“Beware the Tall, Dark Stranger”

  Yet while all these experiences were highly beneficial, there were problems in the household – more than a child could understand. While my father stayed married to my mother and lived in the same house, there was a serious emotional disconnect between him and me that I’d always sensed but never understood. I later found out my parents had far more problems than I’d realized, and the red flags were waving long before I was born.

  We considered ourselves to be Christians at the time. Ironically, the person responsible for getting us to attend church and be involved in regular spiritual studies was my mother, not my father. While she was very firm in her belief in God, she hadn’t been raised Christian. She was sent to a Catholic school as a child and worked with the Catholic tradition growing up but had broken with it for reasons I won’t mention here.

  However, she didn’t make the mistake of thinking God and the church were one and the same thing or that He was present in the church just because they believed in Him (or claimed to). She believed He could only be where people let Him in. If they rejected Him, He would leave – and they’d have to learn the hard way.

  Her life experiences were also radically different from my father, who said he believed in God but seemed to have more preconceived ideas (and possibly ego) wrapped up in his religious beliefs. Therefore, she was open-minded in areas he was not. She was a bit more accepting of people he didn’t particularly like. And she did not believe every aspect of other spiritual practices was demonic just because they didn’t use the name Jesus all the time. Her goal was to get closer to God, and if the church was the safest way to do it, then she would go to every denomination she could find – looking for “the meat of the word” until she found a place that gave it all. In essence, the most pagan member of the household was also the biggest Christian.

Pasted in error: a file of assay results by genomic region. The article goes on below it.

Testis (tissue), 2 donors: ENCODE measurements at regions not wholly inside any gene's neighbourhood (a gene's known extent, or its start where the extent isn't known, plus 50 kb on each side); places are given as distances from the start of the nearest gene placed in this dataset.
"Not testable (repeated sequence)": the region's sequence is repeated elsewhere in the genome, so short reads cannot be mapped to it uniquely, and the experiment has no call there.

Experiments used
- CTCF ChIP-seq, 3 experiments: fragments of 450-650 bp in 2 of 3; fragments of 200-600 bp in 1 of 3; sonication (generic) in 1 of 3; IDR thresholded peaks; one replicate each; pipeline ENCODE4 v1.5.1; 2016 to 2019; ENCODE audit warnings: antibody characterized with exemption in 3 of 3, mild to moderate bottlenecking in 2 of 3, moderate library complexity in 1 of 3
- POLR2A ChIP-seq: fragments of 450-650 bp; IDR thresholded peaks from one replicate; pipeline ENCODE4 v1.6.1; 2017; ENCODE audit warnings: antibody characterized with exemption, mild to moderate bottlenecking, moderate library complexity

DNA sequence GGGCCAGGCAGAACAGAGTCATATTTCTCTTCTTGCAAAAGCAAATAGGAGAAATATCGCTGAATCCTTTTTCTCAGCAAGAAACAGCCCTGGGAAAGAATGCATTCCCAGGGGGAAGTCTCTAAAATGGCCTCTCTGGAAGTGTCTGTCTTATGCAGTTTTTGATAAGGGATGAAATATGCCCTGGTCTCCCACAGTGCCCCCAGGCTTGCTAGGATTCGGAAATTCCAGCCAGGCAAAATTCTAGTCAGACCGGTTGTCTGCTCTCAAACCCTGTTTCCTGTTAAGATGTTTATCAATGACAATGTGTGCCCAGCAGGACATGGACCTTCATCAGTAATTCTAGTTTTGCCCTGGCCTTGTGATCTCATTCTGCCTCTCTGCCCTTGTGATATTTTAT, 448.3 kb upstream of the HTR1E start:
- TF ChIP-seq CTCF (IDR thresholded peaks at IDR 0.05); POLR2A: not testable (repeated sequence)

Our only real reason for attending as many churches as we did was to help us build a closer relationship with God. Unfortunately, we never seemed to get the guidance we were seeking. We would find a few pieces of the puzzle here and there, but when it came to mentorship, we were out of luck. There were times we would attend a different church every week or two. Other times, we stayed at the same place for several years.

  Because of some choices my father made, there were a couple of instances when we crossed paths with people who claimed to be interested in God – but were really interested in something else. We were naïve but still aware enough to keep our distance.

  As a little girl, I would occasionally think that if God wanted to make something spectacular or magical, like fairies or aliens or anything that the church commonly regarded as either fictitious or demonic, I would be ok with that.

  Finding others with common interests was almost impossible, and we were isolated in more ways than one. Eventually, we befriended several people through our new-found interest in “alternative healing”. We ended up forming our own little group, and unfortunately, it was headed by someone who became a false teacher. We were led out of it through circumstances, illnesses, and changes in relationships, eventually moving to a new location that forced us to be even more separate from them.